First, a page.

California Dreaming: Jewish Life in the Bay Area From the Gold Rush to the Present
Since the 1849 Gold Rush, the San Francisco Bay Area has been a magnet for Jews. From Levi Strauss to Yehudi Menuhin to today’s high-tech innovators, Jews have settled in a place committed to justice, freedom, innovation and spirituality. The exhibit includes Pam Rorke Levy’s interviews with contemporary Jews as well as a copy of a stained-glass window showing Moses descending from Yosemite National Park’s iconic Half Dome. Through October 16 at the Contemporary Jewish Museum in San Francisco (www.thecjm.org). —Renata Polt
Filming the Camps
Filmmakers George Stevens, Samuel Fuller and John Ford sat in a very different sort of director’s chair during World War II, recording live scenes of warfare for the ages. Photos, documents and videos underscore the strategic and historical importance of war photography and filmmaking as well as highlight the somewhat strange marriage of Hollywood and the military: legal memos deliberating how to show haunting footage of Dachau, recorded by Stevens, as evidence at the Nuremberg trials; military papers threatening disciplinary action for insufficient film coverage; a picture of a film crew, pipes hanging out of their mouths, in fatigues. Through October 14 at the Museum of Jewish Heritage–A Living Memorial to the Holocaust in New York (www.mjhnyc.org). —Ray Katz
Maramaros: The Lost Jewish Music of Transylvania
The Hungarian folk ensemble Muzsikás, which recently performed at Carnegie Hall, includes typical Jewish melodies from Transylvania in its repertoire. Although all the Jews of that area were killed during World War II, Gypsy musicians who had performed at Jewish weddings remembered and reconstructed the tunes. This marvelous album collects some of these gems, including “Khosed Wedding Dances,” “Dance From Máramaros” and “Jewish Csárdás.” Marta Sebestyén sings a prayer to God that is a Jewish cry from the heart (www.muzsikas.hu). —Curt Leviant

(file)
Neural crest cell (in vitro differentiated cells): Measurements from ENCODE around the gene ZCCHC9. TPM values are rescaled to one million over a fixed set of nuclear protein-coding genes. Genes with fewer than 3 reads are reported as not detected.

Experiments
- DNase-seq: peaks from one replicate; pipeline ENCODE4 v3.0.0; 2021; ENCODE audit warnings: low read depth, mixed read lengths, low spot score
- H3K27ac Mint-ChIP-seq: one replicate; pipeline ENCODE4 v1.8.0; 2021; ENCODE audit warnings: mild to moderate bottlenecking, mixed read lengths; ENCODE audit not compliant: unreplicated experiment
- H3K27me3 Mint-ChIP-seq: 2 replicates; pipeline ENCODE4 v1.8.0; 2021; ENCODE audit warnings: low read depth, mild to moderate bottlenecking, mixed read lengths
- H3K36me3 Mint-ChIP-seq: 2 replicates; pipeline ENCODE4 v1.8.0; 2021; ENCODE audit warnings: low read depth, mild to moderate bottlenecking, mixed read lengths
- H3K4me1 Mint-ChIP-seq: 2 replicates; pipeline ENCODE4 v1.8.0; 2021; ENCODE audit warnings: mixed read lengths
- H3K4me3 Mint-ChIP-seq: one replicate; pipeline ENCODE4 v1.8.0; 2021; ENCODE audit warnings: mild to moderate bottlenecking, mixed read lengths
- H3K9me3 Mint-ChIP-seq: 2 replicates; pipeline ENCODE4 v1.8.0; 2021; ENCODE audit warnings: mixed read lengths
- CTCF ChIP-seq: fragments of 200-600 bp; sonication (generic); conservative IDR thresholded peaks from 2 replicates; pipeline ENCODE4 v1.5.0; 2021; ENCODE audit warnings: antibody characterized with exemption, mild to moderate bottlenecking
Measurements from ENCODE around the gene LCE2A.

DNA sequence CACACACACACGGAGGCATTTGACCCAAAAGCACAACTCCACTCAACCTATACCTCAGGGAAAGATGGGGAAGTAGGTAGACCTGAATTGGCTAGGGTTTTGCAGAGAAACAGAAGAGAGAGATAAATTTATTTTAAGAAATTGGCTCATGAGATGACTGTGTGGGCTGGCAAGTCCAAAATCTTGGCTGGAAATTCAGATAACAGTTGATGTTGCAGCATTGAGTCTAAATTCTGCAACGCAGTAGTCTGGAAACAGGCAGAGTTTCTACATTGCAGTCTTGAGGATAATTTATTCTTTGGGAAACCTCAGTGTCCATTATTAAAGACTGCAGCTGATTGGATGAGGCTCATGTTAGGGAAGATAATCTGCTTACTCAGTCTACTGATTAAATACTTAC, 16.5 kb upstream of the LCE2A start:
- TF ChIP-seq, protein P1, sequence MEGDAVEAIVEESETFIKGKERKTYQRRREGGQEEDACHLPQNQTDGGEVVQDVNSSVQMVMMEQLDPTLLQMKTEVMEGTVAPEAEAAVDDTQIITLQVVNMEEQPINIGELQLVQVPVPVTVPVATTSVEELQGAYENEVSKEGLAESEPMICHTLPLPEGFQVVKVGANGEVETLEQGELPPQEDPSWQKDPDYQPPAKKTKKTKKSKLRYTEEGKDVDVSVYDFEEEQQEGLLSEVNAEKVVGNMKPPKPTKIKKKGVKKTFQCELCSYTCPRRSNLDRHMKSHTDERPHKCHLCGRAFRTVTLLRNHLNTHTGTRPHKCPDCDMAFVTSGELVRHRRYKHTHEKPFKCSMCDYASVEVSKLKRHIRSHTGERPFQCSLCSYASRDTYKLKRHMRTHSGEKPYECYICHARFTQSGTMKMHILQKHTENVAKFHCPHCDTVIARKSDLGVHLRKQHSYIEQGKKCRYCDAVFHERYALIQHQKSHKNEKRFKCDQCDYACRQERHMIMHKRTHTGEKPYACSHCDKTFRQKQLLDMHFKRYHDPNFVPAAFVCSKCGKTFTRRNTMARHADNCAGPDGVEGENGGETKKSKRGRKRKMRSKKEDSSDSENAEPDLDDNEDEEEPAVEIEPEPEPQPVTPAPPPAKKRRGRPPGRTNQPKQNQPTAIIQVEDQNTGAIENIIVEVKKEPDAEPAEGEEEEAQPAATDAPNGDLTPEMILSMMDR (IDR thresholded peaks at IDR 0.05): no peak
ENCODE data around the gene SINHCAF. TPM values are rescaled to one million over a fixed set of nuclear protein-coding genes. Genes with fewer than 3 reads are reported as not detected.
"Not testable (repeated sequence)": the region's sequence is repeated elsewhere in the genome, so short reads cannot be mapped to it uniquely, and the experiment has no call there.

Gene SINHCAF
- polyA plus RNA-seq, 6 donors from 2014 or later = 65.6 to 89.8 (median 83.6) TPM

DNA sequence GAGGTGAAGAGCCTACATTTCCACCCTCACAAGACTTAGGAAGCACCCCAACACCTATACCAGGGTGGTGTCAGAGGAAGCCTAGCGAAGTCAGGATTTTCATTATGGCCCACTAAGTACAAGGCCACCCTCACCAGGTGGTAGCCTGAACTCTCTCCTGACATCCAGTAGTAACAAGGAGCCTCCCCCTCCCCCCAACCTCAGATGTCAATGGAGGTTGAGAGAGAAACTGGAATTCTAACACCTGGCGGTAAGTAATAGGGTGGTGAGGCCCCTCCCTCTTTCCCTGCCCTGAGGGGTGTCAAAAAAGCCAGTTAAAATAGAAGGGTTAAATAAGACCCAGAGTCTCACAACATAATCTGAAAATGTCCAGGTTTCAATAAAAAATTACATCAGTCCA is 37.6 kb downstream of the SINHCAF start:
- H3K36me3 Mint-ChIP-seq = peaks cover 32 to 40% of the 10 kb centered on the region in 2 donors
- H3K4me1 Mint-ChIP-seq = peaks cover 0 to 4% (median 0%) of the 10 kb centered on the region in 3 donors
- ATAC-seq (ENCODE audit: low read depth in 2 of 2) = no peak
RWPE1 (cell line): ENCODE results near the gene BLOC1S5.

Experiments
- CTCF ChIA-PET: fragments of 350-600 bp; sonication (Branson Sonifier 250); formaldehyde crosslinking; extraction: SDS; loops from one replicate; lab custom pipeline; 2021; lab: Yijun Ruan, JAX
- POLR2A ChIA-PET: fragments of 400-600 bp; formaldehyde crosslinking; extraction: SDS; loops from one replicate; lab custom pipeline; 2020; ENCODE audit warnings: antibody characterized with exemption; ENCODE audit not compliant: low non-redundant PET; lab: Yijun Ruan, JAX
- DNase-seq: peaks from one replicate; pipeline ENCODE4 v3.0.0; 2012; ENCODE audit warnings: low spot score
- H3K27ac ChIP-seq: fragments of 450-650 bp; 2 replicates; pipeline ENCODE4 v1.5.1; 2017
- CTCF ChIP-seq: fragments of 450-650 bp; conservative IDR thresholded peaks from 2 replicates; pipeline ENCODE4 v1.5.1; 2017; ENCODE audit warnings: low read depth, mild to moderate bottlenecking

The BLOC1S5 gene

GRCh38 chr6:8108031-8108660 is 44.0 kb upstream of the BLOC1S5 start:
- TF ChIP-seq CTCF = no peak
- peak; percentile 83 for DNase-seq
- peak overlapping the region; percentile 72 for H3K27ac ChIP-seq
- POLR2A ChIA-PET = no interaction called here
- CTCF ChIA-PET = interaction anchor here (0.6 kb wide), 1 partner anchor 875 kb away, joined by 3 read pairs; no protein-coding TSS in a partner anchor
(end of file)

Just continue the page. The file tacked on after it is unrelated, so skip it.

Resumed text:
Yonatan Miller describes his music as klezmer/cowboy/folk/jazz. He has taken 19th-century German Jewish folk tunes—inspired by a collection annotated by Joachim Stutschkevsky—and freely accented them with an array of at least 19 instruments, from violin and mandolin to pennywhistle and bongo, to invent a recognizably Jewish eclectic sound. This one-man creation, with titles such as “Ragamuffin Rebbe” and “Shekhina in the Shchuna,” represents one man’s heart and soul (www.cdbaby.com). —Z.S.
Continuing its drive to make Israel’s visual treasures available to all, the ambitious Google Art Project, www.googleartproject.com, which allows viewers to appreciate in detail art from over 150 institutions, now includes the Israel Museum of Jerusalem. Click on Collections, then Israel Museum to “walk” the museum’s halls, or choose Artworks to admire 520 masterworks from Monet’s Pond of Water Lilies to a Neolithic mask from the Judean desert. The site allows users to search by artist or era and includes other Jewish venues such as London and New York’s Jewish museums. One note: To fully explore the site, viewers must use Google Chrome. —Leah F. Finkelshteyn